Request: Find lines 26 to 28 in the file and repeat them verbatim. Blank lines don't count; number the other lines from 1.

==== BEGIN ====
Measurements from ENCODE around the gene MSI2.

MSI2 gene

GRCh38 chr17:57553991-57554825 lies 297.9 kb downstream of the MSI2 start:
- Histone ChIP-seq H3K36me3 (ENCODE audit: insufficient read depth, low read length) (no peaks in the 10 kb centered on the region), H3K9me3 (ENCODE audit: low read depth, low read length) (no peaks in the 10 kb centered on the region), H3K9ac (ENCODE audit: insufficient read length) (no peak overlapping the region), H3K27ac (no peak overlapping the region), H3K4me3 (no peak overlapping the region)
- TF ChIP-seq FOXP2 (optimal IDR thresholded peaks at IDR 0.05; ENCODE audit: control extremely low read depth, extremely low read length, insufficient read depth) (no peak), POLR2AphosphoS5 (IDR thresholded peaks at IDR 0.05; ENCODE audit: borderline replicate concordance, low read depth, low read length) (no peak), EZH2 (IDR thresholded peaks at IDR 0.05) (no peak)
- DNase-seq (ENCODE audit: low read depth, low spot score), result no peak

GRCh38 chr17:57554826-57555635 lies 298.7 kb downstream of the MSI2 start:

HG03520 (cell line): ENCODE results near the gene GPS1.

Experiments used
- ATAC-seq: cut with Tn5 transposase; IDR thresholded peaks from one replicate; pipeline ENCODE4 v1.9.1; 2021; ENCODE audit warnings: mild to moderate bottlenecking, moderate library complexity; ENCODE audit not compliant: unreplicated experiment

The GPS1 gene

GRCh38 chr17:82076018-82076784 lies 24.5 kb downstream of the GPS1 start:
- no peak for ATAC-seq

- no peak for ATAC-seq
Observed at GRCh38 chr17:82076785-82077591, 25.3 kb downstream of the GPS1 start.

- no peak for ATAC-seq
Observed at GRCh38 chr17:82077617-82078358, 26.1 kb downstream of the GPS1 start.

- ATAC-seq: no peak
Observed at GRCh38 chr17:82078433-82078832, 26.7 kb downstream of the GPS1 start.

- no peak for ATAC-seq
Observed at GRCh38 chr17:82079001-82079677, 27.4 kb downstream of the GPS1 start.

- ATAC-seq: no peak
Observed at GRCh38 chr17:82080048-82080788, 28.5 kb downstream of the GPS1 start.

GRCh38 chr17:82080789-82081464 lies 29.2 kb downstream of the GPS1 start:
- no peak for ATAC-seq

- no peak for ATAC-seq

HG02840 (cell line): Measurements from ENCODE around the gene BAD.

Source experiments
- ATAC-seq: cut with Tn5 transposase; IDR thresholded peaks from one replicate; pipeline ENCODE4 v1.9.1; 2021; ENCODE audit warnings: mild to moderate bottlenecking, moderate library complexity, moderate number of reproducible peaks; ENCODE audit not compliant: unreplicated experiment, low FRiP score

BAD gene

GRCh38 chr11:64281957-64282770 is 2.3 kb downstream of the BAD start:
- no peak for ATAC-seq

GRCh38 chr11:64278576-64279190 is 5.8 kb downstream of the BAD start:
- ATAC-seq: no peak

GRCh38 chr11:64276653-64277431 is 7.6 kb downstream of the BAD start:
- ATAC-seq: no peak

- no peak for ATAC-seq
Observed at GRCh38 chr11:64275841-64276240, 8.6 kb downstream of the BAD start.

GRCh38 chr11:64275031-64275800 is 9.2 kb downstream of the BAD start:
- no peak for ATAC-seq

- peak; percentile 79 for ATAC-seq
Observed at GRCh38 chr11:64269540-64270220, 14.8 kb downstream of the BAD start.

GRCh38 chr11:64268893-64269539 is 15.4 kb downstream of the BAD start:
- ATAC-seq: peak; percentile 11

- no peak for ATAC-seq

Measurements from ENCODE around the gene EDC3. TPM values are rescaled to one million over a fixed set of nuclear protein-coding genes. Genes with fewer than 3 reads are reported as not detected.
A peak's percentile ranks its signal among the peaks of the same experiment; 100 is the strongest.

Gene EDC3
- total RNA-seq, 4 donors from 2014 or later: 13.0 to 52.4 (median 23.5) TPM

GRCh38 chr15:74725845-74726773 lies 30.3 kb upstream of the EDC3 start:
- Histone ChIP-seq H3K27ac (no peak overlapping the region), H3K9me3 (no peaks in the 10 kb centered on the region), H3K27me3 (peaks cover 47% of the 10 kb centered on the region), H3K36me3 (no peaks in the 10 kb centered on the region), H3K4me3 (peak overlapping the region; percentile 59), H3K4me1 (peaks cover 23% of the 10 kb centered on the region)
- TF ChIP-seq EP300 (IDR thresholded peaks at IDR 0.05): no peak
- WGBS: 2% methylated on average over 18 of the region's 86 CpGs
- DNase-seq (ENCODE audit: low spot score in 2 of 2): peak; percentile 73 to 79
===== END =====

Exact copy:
- no peak for ATAC-seq

HG02840 (cell line): Measurements from ENCODE around the gene BAD.

Source experiments